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      They walked on down the lane. Rose's chatter had ceased, and a complete silence dropped between the hedges. The moon had risen higher, and the western hazels were bloomed with light. The moon was no longer crimson in the dark sky, but had burnt down to copper, casting a copper glow into the mists, staining all the blues that melted into one another along the hills. Only the middle of the lane was blacklike a well. Reuben[Pg 248] and Rose could see each other's faces in a kind of rusty glimmer, but their feet stumbled in the darkness, and her hand lay clutching and heavy on his arm."Insolent priest!" interrupted De Boteler, "do you dare to justify what you have done? Now, by my faith, if you had with proper humility acknowledged your fault and sued for pardonpardon you should have had. But now, you leave this castle instantly. I will teach you that De Boteler will yet be master of his own house, and his own vassals. And here I swear (and the baron of Sudley uttered an imprecation) that, for your meddling knavery, no priest or monk shall ever again abide here. If the varlets want to shrieve, they can go to the Abbey; and if they want to hear mass, a priest can come from Winchcombe. But never shall another of your meddling fraternity abide at Sudley while Roland de Boteler is its lord."

      That pledged them to each other, until the time of mating. But what was one more law now?

      "She's an angel "he lifted his eyes, and his mouth became almost worshipful"she's an angel, who's raised me out of hell. I shall never be able to repay her, but she doesn't expect it. All she wants is my success."I bear a good deal of the responsibility for conditions on Fruyling's World, and I have not shirked that responsibility. I found the natives of that world in a condition of slavery, due to the work of my predecessors. I maintained them in that slavery, and made no move whatever to free them or to mitigate their status.

      But Albert's weak mind clung to its first idea with scared tenacity. He was still raving about it when Pete came in from his work that evening."Stopyou're spoiling my h?adge!"

      "Wot else am I to do?" he exclaimed wretchedly; "'t?un't even as if I cud go on seeing you here. Oh, Bessie! I can't even t?ake you to the Fair on Thursday!"The duskiness of the twilight hour was lightened by the broad beams of an autumn moon; and as the moonlight, streaming full upon the thatch, revealed distinctly the little cot that held his treasure, all the high thoughts of freedom and independence, all the wandering speculative dreamings that come and go in the heart of man, gave place, for a season, to one engrossing feeling. Margaret was not this evening, as she was wont to be, sitting outside the cottage door awaiting his approach. The door was partly openedhe enteredand beheld a man kneeling before her, and holding one of her hands within his own!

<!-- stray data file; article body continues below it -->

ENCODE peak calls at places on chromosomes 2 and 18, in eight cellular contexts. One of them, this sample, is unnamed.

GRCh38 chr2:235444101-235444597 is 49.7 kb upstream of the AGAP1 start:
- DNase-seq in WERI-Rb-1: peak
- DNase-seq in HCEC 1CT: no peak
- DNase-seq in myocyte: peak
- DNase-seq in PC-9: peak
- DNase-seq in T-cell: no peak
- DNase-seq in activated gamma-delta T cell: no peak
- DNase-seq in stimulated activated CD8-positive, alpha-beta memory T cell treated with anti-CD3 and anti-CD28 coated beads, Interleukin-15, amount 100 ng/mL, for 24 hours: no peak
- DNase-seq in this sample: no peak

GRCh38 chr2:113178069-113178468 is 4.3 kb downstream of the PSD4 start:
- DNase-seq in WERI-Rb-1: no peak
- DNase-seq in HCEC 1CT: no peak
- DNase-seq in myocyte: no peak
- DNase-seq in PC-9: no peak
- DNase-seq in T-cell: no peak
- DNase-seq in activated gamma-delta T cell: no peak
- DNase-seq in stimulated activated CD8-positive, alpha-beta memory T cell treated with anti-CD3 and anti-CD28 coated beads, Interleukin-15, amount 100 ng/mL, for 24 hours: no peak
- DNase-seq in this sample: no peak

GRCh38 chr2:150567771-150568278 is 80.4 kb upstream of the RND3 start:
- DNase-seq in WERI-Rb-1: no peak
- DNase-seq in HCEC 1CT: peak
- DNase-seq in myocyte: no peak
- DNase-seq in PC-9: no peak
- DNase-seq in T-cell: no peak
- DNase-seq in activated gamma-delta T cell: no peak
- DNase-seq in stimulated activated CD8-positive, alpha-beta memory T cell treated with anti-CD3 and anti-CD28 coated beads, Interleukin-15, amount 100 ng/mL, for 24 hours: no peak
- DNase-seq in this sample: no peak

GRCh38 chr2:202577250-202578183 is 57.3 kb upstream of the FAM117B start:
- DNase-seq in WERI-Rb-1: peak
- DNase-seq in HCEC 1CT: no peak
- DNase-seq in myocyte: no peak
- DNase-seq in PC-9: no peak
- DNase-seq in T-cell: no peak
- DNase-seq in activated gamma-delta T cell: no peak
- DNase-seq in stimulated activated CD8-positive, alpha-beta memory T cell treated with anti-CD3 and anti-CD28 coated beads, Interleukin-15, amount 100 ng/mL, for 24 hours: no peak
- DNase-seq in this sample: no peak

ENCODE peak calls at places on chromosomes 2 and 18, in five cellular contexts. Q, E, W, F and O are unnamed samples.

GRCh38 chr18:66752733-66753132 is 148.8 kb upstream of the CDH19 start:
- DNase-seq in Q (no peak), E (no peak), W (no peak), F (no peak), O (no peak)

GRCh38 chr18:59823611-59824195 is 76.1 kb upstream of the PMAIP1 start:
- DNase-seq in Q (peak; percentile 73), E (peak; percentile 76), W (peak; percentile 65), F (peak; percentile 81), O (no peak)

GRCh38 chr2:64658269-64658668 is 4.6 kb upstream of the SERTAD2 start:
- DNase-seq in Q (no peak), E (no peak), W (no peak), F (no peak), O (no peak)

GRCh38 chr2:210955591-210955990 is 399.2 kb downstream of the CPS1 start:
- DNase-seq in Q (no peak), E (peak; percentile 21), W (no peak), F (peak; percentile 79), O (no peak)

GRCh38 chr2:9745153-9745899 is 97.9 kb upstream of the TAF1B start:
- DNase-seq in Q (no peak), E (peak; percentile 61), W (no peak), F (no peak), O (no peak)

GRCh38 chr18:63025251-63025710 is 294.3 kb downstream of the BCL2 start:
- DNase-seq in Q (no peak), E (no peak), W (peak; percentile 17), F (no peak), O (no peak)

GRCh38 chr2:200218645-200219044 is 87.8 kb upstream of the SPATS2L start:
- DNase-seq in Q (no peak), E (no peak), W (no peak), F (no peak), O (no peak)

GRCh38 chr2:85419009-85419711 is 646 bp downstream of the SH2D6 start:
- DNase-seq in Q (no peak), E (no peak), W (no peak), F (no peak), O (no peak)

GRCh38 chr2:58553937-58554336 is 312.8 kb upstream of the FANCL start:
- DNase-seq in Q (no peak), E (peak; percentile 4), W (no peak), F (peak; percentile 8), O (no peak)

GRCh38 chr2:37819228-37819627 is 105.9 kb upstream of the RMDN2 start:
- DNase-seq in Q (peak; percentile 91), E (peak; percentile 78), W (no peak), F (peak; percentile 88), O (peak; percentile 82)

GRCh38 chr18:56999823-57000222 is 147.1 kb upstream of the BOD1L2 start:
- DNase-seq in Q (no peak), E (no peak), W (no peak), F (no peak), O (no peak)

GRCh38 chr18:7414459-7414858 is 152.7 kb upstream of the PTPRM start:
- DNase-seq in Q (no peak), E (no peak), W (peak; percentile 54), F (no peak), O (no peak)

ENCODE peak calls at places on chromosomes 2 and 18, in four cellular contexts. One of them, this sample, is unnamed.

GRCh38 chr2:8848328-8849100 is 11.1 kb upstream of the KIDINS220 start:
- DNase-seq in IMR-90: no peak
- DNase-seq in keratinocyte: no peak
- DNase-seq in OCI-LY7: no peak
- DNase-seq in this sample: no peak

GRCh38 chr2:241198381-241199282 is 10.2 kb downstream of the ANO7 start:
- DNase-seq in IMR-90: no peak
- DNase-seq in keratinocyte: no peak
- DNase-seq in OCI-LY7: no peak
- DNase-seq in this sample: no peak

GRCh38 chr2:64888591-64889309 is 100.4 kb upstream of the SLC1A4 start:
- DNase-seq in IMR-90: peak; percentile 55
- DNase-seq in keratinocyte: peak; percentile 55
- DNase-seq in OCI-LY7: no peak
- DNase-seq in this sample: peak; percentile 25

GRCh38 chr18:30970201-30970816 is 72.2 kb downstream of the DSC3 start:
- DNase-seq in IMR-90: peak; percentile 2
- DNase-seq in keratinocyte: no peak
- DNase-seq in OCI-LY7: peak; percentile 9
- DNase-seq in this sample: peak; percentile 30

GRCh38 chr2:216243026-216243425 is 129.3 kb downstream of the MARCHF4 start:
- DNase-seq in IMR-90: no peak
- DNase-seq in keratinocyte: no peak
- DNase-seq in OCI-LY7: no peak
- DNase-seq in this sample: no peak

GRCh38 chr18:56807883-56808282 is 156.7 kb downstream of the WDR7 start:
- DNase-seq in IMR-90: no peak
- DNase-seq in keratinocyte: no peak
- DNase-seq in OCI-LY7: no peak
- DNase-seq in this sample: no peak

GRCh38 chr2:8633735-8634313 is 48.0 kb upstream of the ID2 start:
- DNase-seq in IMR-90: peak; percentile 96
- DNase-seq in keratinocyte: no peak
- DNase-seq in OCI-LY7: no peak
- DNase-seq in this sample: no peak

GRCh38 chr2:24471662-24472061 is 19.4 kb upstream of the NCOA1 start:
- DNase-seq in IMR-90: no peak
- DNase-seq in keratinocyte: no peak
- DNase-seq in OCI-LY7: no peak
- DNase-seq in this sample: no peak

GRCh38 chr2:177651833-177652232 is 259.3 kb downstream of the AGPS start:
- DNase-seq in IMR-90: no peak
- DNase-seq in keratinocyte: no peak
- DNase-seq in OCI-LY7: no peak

"The child is better," replied Margaret, "but I am very ill."

      Since his father's death he had denied himself woman's company, after two years lived in the throb and sweetness of it. A warm and vigorous temperament, controlled by a strong will, had promised a successful libertinism, and more than once he had drunk the extasies of passion without those dregs which spoil it for the more weakly dissolute. But now, with that same fierce strength and relentless purpose which had driven him to do the work of two men, to live hard, and sleep rough, he renounced all the delights which were only just beginning. Henceforth, with his great ambition before him, there could be nothing but marriageprudent, solid, and constructive. His girl at the Forstal knew him no more, nor any of her kind. He had set himself to build a house, and for the sake of that house there was nothing, whether of his own or of others, that he could not tame, break down, and destroy.


      "Wewe ?un't ashamed of you.""Alas! my mother, you will know it soon enough. It is said you havehavebewitchedor poisonedthe baron's son!"


      Automatic sweep searchlights were keyed in. The machinery continued to respond."I love her," faltered Robert.


      There was only one thing for him to do. He sat crosslegged on the smooth floor as the rumble and the other sounds continued, and in opposition to them he made his song, chanting in a loud and even voice. He had learned that a song was to be made when facing death: he had learned that in the birth huts, and he did not question it.